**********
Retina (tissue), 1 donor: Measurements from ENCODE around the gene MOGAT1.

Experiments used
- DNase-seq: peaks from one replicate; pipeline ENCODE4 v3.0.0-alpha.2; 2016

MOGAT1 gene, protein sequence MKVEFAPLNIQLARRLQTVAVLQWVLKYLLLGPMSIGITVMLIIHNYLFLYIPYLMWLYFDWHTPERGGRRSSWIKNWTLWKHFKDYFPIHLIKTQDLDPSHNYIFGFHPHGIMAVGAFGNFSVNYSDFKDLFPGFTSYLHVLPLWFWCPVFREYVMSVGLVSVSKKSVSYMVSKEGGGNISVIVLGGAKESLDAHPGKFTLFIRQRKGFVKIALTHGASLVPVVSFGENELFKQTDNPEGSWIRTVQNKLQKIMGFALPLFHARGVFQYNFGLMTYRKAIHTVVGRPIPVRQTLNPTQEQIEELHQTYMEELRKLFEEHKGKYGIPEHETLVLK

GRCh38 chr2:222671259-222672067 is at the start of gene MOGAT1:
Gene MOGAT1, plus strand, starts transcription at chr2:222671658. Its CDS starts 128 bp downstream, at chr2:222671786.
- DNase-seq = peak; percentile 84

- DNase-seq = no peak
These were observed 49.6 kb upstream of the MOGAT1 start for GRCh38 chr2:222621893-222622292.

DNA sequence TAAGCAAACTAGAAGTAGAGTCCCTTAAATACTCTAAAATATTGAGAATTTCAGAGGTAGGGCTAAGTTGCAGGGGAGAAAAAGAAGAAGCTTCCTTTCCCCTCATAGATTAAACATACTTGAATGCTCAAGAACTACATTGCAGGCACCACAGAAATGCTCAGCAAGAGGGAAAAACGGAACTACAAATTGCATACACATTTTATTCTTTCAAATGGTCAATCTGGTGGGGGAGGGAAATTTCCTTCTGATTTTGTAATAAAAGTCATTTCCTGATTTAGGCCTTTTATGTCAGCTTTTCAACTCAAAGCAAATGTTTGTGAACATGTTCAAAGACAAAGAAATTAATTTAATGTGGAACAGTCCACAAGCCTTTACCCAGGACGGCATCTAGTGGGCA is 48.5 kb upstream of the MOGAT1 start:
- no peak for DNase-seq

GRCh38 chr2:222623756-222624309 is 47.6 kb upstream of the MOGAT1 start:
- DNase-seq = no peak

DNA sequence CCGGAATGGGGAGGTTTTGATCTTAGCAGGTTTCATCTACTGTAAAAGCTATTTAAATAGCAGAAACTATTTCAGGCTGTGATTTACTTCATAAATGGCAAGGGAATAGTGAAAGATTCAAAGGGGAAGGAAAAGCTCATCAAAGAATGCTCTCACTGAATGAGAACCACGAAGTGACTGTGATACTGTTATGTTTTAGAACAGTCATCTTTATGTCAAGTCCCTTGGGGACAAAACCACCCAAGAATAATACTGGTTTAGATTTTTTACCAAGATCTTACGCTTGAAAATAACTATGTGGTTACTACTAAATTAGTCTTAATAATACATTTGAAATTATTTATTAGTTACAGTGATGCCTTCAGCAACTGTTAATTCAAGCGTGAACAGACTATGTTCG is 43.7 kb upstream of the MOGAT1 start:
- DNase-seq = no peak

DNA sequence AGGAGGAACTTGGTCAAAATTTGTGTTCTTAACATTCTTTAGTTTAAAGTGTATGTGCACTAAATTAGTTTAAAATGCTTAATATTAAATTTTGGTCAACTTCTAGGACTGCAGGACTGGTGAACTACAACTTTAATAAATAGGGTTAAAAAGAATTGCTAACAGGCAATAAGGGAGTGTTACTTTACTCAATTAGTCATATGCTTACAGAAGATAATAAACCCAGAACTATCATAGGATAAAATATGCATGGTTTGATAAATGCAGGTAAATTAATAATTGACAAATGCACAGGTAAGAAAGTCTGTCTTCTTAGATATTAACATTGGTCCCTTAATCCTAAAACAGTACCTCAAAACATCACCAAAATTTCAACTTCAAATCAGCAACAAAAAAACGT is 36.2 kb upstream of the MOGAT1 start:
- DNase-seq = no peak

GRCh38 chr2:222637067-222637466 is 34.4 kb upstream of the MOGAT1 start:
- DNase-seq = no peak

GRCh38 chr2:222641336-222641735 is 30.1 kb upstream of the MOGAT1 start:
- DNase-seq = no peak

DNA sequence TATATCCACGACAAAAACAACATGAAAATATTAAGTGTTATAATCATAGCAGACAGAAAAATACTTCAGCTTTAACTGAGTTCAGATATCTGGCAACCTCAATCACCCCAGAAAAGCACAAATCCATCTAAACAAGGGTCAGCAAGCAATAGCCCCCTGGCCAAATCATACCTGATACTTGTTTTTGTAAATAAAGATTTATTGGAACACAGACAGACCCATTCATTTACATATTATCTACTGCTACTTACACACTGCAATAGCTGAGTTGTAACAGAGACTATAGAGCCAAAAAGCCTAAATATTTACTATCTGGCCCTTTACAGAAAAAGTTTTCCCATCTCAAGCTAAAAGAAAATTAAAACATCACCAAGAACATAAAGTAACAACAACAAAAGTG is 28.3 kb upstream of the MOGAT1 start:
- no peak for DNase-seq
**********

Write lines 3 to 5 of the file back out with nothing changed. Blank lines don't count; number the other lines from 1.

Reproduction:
- DNase-seq: peaks from one replicate; pipeline ENCODE4 v3.0.0-alpha.2; 2016

MOGAT1 gene, protein sequence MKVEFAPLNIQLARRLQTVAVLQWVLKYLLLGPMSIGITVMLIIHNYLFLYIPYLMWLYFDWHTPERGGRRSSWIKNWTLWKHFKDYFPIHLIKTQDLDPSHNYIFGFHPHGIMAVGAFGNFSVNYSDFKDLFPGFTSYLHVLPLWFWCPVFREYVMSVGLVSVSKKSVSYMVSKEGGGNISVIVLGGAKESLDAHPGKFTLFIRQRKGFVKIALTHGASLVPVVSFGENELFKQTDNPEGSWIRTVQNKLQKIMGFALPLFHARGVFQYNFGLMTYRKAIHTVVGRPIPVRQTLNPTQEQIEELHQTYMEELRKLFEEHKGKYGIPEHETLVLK

GRCh38 chr2:222671259-222672067 is at the start of gene MOGAT1: